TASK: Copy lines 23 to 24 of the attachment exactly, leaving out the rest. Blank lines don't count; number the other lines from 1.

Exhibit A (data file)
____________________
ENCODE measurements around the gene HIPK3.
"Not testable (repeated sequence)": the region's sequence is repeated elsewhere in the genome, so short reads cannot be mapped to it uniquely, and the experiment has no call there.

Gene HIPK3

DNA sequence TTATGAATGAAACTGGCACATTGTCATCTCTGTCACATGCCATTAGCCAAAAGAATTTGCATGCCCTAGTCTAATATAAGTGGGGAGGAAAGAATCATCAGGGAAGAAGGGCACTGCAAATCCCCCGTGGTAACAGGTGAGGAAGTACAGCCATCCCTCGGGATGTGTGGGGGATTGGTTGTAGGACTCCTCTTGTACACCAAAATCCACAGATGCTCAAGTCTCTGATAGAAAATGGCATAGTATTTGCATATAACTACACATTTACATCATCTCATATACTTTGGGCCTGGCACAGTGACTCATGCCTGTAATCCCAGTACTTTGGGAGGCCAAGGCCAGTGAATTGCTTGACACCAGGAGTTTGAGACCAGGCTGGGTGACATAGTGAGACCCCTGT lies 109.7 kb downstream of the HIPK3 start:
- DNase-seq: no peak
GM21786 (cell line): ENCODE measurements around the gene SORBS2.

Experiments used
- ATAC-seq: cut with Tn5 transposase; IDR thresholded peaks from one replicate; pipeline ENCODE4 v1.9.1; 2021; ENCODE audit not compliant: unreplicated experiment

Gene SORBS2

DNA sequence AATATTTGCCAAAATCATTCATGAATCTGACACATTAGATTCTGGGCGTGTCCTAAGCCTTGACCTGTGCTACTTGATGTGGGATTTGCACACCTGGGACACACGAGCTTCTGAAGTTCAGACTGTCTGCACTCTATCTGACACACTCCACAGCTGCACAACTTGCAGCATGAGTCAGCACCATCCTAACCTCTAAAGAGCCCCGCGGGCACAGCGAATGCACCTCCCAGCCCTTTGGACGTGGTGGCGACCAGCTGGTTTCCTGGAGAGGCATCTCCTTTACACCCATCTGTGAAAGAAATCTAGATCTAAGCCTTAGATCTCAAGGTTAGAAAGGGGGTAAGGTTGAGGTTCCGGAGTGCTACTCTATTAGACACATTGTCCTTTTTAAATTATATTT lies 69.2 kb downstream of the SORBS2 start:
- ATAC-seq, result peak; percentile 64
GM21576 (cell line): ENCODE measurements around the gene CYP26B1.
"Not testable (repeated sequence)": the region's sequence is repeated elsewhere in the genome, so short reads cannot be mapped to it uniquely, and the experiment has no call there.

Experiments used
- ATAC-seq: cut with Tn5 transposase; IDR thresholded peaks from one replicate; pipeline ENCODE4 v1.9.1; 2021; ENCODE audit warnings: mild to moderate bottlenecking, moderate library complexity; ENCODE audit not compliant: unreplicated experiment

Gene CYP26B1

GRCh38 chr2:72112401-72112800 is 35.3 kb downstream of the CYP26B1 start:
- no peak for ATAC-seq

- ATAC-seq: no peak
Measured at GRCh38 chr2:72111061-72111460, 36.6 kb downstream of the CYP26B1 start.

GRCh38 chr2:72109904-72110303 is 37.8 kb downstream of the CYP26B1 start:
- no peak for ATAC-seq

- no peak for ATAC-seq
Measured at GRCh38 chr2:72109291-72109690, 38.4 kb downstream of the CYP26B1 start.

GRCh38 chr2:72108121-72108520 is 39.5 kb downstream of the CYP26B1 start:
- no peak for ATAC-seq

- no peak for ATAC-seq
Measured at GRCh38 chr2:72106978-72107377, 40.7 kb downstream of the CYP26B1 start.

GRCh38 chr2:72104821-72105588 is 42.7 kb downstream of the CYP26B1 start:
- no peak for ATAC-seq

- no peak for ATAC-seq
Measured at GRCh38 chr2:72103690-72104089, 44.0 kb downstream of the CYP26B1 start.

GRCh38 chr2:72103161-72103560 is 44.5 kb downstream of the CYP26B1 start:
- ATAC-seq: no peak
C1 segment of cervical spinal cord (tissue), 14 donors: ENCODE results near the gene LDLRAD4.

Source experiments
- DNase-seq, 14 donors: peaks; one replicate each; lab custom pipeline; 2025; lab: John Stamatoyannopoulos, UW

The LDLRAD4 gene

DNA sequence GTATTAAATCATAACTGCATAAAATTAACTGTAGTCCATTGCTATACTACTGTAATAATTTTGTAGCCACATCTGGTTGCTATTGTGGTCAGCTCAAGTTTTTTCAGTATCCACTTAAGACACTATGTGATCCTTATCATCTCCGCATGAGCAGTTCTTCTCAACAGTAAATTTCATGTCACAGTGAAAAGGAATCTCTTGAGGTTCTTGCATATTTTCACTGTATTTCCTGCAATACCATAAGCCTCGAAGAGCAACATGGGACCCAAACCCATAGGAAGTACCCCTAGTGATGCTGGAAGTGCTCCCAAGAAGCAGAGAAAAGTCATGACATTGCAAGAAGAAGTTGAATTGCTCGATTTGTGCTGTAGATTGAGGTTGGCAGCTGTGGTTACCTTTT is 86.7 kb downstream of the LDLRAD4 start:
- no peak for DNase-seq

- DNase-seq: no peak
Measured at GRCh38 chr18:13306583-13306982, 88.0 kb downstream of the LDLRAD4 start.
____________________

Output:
- no peak for ATAC-seq
Measured at GRCh38 chr2:72109291-72109690, 38.4 kb downstream of the CYP26B1 start.